Home' Capricornus Quarterly : CQ July 2019 Contents Tess Waller (RGS 2016)has first-hand
experienced the exhilaration a professional
orchestral music career could one day offer.
In her second year of study at the
Melbourne Conservatorium of Music, Tess
(pictured right) last year toured Shanghai and
Singapore, playing clarinet.
“That was the moment that solidified for me
that music was what I wanted to do,’’ Tess said.
“It was sitting in the venue when the
symphony orchestra was playing and listening
to the sound we were creating and looking
around at where we were performing.”
Music has always filled Tess’ life. Her mum
Dr Michelle Waller, a past staff member at
RGS, was an outstanding musician in her own
right and an advocate for music education
and the benefits music has for brain
“I was always exposed to music and maybe
when I was four-years-old mum started me on
piano, but that wasn’t my thing,’’ Tess said.
Clarinet is definitely Tess’ thing.
The Rockhampton Grammar School’s
music programme provided a “starting point”
and helped Tess’ music development.
“Mum has always been my main influence
(in music) but everyone else at Grammar also
helped me,’’ Tess said.
After leaving RGS, Tess embarked on more
detailed music studies with a double degree in
Art/Music at Monash University.
After a year at Monash, Tess’ clarinet
teacher was offered a position at the
Conservatorium and Tess followed
“I think if you find a teacher that works and
is really good for you, you have to stick with
that teacher,’’ Tess said.
Tess is amazed at the ensemble
opportunities the Conservatorium has
provided, including playing second clarinet
in the University of Melbourne Symphony
Orchestra, in prominent Melbourne
orchestral venues including Hamer Hall and
Melbourne Recital Centre.
“I’ve also had an opportunity to play first
chair,’’ Tess said.
“ The standard is so incredibly different.”
Tess still remembers her Conservatorium
audition – a blind audition.
“ They (audition panel) didn’t know who I
was, and I didn’t know who was on the panel. I
was sitting behind a screen. I didn’t expect to
feel that isolation.”
Tess knows there is still a long road
ahead in her pursuit of music dreams, but
the talented clarinet player does know she
wants to travel and maybe one day perform in
Europe and the USA.
The first step is completing her three year
degree followed by one year of honours.
Distinguished Past Student
Distinguished Past Student
Saturday, 27 July 6pm @RGS.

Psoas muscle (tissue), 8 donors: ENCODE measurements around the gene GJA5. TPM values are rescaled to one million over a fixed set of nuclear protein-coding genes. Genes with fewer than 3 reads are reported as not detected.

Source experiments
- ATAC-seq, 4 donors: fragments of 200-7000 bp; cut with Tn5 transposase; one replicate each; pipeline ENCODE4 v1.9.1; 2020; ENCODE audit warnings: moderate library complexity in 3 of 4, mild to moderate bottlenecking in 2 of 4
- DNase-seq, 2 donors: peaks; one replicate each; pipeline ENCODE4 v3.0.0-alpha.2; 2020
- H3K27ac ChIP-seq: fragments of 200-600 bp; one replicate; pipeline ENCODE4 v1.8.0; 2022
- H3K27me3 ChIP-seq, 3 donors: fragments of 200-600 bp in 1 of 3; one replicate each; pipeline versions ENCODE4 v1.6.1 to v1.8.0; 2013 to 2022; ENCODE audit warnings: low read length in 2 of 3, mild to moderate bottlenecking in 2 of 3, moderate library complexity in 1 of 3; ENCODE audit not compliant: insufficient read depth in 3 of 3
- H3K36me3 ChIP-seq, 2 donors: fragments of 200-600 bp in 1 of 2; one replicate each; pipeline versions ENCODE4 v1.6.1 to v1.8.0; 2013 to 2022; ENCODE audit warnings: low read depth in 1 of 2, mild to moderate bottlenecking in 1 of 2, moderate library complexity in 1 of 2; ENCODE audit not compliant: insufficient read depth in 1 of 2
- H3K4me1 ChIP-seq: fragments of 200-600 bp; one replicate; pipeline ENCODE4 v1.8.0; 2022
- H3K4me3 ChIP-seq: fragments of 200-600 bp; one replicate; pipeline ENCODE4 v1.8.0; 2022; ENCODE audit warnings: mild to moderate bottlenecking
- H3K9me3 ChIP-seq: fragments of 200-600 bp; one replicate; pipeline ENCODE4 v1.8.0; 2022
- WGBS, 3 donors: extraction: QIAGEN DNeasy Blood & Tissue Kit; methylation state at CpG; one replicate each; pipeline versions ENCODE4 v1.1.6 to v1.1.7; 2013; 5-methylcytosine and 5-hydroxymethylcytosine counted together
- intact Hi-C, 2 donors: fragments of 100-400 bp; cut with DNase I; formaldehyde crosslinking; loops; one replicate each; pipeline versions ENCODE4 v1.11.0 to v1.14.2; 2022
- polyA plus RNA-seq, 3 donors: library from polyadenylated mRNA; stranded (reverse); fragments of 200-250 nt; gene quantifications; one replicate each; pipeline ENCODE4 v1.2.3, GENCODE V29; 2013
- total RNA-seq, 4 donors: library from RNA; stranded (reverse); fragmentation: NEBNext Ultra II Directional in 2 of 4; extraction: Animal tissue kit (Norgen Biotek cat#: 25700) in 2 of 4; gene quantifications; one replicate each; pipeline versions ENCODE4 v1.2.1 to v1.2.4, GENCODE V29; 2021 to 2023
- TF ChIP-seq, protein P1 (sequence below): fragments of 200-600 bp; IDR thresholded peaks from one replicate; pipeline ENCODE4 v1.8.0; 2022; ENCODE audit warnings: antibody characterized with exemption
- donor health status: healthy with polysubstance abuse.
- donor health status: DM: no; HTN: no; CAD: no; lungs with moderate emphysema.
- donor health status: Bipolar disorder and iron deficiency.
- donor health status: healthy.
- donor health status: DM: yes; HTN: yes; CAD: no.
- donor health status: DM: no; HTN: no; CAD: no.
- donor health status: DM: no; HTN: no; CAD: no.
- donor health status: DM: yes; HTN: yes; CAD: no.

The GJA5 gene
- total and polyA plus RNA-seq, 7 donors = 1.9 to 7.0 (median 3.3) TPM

Ticket s: $50 per person
Includes hors d’oeuvres, limited drinks and
three-course meal. Please RSVP at events@
rgs.qld.edu.au or call Rachael on 07 4936 0776
(before Friday 19 July). The Awards recognise
the actions and achievements of Past Students
who have gone above and beyond, and in doing
so, encourages aspirations and ideals of the
highest community standards and values. They
are tangible models of good women and men to
current students. It is the School community’s
pre-eminent means of recognising outstanding
achievement and contribution by Past Students
in Community Service and Leadership,
Academic and Professional Excellence or
Sporting and Cultural Excellence. The School
also acknowledges past staff members of the
School for their memorable and devoted service
during their time at RGS. Join us to say thank you.
RGS Ag studies keep Matt on track
Studying agriculture at
CQUniversity is the perfect
fit for Matthew Richardson
The course allows
Matthew to continue an
interest in agriculture
studies and fit in his
training commitments. He
competed at the Australian
World Swimming Trials.
awarded Dux of 1st year
studies in his Bachelor of
Agriculture last year and
next year is looking at a
possible major in livestock
“It ’s good that this course
is so broad,” Matt said.
Matt is also finding his
studies are helping at home
with the family business.
“We learn about all the
soil and its health. I can use
that at home.”
“It ’s probably the least
interesting thing you can
learn but you need to know
it for your cattle and grass,”
Matt is also grateful to
his Agriculture studies at
RGS which helped with
an easier transition into
The CQUniversity course
also allows Matt to catch up
with current RGS students
when the university is
conducting field work at
“It ’s cool to see where
you’re coming from and see
if they will head down the
same path,” Matt said.
Matt wants current RGS
students to just “go for
it” if they are considering
“It ’s probably one of
the only industries that
we’re going to need in the
future. Demand for food is
definitely going up,” Matt
TESS CONNECTS WITH MUSIC
Check out what’s on at
Sunday 11 August, 10am – 2pm
Sunday 25 August, 10am – 2pm
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